Balsam Flowers for Landscaping Applications
Balsam Flowers for Landscaping Applications

A variety of Balsam flowers are among the many beautiful bedding flowers that adorn any flower garden. They can be appropriately placed in wind-proof and less dark areas around the garden plot. Here are some options for decorating your own garden with these showy flowers

  1. A very smart and decorative look a vertical bed composed of different shades of Balsam flowers. Such a screen, painted in different colors, will create a cozy atmosphere and decorate a summer rest corner in the garden.
  2. Along the garden path, these flowers will look great in the flowerbeds.
  3. Wall hanging pots or wall or floor pots can be decorated with different shades of Balsam flowers wood as a pergola.
  4. Low-growing flowers in the form of carpets fill the space between trees and shrubs.
  5. Since Balsam flowers have a long flowering period and a variety of colors, perennial flowers with a shorter flowering period can be used to add spectacular color to the composition.
  6. Taller varieties will decorate the new mixed borders, the gaps between the still small and not very trailing perennials and shrubs.
  7. Low-growing cultivars in flower beds can be planted in different shades, and their color schemes can be chosen so that any pattern or color transition creates a gradation.

Fuchsia, verbena, bellflower, and agapanthus will be good companions of Balsam flowers in the bed, and the combination of boxwood and garden Balsam flowers looks interesting.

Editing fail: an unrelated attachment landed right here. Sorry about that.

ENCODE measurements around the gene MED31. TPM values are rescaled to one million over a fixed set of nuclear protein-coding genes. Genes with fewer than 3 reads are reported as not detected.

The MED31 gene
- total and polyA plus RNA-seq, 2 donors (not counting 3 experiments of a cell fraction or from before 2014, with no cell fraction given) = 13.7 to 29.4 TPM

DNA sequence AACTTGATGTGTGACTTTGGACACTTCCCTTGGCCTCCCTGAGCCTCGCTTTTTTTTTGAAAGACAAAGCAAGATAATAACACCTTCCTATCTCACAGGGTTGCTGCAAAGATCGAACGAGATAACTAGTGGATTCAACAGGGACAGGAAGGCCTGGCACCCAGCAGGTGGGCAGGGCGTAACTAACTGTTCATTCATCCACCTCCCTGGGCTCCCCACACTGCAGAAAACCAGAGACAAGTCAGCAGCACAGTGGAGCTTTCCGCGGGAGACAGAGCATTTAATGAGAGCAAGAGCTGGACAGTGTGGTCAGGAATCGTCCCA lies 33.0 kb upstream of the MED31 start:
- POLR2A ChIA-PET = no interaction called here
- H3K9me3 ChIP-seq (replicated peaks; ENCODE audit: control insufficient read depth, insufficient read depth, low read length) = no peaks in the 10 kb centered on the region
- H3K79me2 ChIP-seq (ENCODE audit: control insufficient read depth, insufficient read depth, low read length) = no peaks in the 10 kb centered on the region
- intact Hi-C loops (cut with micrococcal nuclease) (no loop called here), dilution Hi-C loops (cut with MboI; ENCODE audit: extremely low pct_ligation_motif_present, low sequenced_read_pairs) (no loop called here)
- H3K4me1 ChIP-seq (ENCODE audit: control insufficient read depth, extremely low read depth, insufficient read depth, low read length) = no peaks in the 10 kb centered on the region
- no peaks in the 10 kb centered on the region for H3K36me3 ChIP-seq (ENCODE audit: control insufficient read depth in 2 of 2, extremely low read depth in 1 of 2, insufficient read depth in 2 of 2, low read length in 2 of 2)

Balsam flowers do not require special care. They are unpretentious plants, perfectly adapted to environmental conditions, with a long flowering time and a large number of flowers. However, like other ornamental plants, they require a certain amount of care. Here are some requirements for the care of Balsam flowers.


Balsam flowers usually receive a little shade, but in full sun the plant’s foliage becomes brighter and more buds form on the shrub. They are not afraid of direct sunlight, but in the strong shade, the plants will be stretched and bare. They can be planted in hanging pots, deep but not wide garden, and balcony containers and vases with a volume of 0.8 Gal(3 liters) or more.


Plant the next crop in any fertile soil. In the case of vases, it is best to line the bottom with crumbs of bricks or swollen clay. Fertilizer is definitely needed when the plants begin to actively grow and bloom. Twice every 30 days, dilute in the water a mineral fertilizer designed for balcony and garden flowers.


Balsam flowers should be watered frequently and heavily.

  1. The soil under them should always be moist, but make sure that the water in the bed is not stagnant, otherwise, the plant is in danger of rotting.
  2. If the plant is a potted perennial, watering should be reduced in winter and the topsoil in the pot should be allowed to dry out completely.
  3. Also indoor plants need to be sprayed regularly, but make sure that the spray does not get on the buds.


Temperature requirements for indoor plants.